New hardware-based security initiative offers as-needed access to protected data

Researchers at Princeton are puting security features directly into the hardware of personal computer, cell phone or PDA with the goal of building a computer architecture that enables the secure transmission of crucial rescue information to first responders during events such as natural disasters, fires or terrorist attacks.

Researchers say the Secret Protected (SP) computer architecture relies on two new elements that are embedded in the hardware of an electronic device: a device root key and a storage root hash.

That technology, embedded in a firefighter’s handheld computer would let trusted authority such as a municipal Fire Department grant emergency access to relevant floor plans, security codes or other essential information. Once the emergency was over, the access to this sensitive information would end. 

Specifically, according to the white paper describing the architecture, SP-processors contain a minimalist set of architectural features that can be built into a general-purpose microprocessor to provide protection of critical secrets and their computations, without expensive or inconvenient auxiliary hardware. SP-architecture also requires a trusted software module, a few modifications to the operating system, a secure I/O path to the user, and a secure installation process. Unique aspects of our architecture include: decoupling of user secrets from the devices, enabling users to securely access their keys from different networked computing devices; the use of symmetric master keys rather than more costly public-private key pairs; and the avoidance of any permanent or factory-installed device secrets.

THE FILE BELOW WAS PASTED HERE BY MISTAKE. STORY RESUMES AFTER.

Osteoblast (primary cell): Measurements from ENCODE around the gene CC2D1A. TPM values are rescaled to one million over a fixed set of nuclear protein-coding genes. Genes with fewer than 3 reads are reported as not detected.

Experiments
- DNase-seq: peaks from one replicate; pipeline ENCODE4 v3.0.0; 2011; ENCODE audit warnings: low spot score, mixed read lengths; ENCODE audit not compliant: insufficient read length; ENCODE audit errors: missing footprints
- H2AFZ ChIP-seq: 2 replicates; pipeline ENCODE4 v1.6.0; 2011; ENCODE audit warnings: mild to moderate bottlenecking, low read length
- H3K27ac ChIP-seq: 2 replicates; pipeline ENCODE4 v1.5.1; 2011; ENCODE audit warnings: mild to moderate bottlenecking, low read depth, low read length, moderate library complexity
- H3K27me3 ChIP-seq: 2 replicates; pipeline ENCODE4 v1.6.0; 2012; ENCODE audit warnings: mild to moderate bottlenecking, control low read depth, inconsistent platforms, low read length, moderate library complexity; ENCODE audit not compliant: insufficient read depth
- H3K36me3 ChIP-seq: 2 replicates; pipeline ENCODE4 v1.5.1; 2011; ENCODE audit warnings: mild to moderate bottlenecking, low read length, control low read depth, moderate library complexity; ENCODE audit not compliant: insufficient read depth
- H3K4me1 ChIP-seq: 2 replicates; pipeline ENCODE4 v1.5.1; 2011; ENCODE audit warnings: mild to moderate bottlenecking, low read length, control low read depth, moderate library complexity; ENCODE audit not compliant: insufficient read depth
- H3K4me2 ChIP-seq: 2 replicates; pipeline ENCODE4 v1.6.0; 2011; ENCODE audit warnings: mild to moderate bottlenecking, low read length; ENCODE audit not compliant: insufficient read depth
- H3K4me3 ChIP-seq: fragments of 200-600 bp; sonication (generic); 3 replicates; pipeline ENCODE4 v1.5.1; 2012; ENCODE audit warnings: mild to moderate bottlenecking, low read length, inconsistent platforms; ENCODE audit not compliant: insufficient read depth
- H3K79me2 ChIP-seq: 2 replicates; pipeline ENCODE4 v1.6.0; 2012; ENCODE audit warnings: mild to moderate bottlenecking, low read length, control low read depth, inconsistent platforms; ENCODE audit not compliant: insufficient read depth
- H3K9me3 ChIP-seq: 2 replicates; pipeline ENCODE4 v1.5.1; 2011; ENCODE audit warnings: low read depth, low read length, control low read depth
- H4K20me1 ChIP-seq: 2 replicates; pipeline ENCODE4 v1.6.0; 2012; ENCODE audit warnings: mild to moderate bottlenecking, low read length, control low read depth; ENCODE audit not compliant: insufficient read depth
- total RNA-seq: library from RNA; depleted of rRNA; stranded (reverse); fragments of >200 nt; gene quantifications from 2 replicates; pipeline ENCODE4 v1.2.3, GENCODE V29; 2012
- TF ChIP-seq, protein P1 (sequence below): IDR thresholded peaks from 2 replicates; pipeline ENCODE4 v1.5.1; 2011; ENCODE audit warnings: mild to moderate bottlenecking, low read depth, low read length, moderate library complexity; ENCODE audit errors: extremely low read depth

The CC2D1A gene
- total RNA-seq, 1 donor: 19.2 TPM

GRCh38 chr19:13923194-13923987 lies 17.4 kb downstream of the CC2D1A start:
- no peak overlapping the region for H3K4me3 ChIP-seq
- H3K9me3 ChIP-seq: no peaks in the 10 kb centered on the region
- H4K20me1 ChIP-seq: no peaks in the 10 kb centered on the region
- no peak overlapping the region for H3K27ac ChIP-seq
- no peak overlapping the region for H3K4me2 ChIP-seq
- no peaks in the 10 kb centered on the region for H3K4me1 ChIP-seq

The Princeton work is part of the SecureCore multi-university research project, funded by the NSF Cybertrust program and DARPA, which aims to integrate essential security into the hardware, software and networking at the core of commodity computing and communications devices.

Many researchers do not think it is possible to build security features into computer hardware without slowing the computer down or causing it to consume lots of power.  

“Our research shows that these hardware ‘roots of trust’ are actually quite deployable on consumer devices like desktop computers or PDAs, and also in sensor networks and larger servers,” said Electrical engineering professor Ruby Lee in a statement. “Computers were not originally designed with security as a goal,” said Lee. “I’m trying to rethink the design of computers so they can be trustworthy while at the same time retain all their original design goals, such as high performance, low cost and energy efficiency.”

In addition to trust anchors for software, Lee is also researching hardware “safety nets” to defend against software vulnerabilities that remote attackers exploit to gain entry into a computer.

The ultimate goal is to inoculate individual computers and electronic devices such as cell phones against threats like viruses, worms and bots so that they cannot infect, or be used to attack, other machines.

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